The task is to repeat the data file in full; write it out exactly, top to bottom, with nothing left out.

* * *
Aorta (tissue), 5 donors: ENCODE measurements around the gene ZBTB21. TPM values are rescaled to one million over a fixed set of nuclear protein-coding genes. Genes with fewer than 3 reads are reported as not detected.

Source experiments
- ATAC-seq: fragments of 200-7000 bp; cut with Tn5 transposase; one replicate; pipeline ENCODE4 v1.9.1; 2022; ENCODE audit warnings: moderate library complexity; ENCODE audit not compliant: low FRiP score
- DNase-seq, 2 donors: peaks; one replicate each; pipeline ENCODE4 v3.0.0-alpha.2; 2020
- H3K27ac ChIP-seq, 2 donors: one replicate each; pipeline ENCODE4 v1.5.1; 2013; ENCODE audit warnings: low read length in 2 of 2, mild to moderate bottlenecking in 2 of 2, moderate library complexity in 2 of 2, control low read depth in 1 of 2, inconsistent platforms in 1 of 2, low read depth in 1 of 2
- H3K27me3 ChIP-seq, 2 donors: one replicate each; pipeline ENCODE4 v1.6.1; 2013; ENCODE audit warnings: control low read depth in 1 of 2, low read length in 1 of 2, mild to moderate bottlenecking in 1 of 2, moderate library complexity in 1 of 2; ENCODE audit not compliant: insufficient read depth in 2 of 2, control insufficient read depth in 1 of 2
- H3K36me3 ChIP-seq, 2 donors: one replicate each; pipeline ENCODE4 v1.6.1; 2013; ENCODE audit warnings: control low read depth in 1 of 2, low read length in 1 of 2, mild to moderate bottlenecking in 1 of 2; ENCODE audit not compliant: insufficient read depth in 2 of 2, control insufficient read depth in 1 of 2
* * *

Aorta (tissue), 5 donors: ENCODE measurements around the gene ZBTB21. TPM values are rescaled to one million over a fixed set of nuclear protein-coding genes. Genes with fewer than 3 reads are reported as not detected.

Source experiments
- ATAC-seq: fragments of 200-7000 bp; cut with Tn5 transposase; one replicate; pipeline ENCODE4 v1.9.1; 2022; ENCODE audit warnings: moderate library complexity; ENCODE audit not compliant: low FRiP score
- DNase-seq, 2 donors: peaks; one replicate each; pipeline ENCODE4 v3.0.0-alpha.2; 2020
- H3K27ac ChIP-seq, 2 donors: one replicate each; pipeline ENCODE4 v1.5.1; 2013; ENCODE audit warnings: low read length in 2 of 2, mild to moderate bottlenecking in 2 of 2, moderate library complexity in 2 of 2, control low read depth in 1 of 2, inconsistent platforms in 1 of 2, low read depth in 1 of 2
- H3K27me3 ChIP-seq, 2 donors: one replicate each; pipeline ENCODE4 v1.6.1; 2013; ENCODE audit warnings: control low read depth in 1 of 2, low read length in 1 of 2, mild to moderate bottlenecking in 1 of 2, moderate library complexity in 1 of 2; ENCODE audit not compliant: insufficient read depth in 2 of 2, control insufficient read depth in 1 of 2
- H3K36me3 ChIP-seq, 2 donors: one replicate each; pipeline ENCODE4 v1.6.1; 2013; ENCODE audit warnings: control low read depth in 1 of 2, low read length in 1 of 2, mild to moderate bottlenecking in 1 of 2; ENCODE audit not compliant: insufficient read depth in 2 of 2, control insufficient read depth in 1 of 2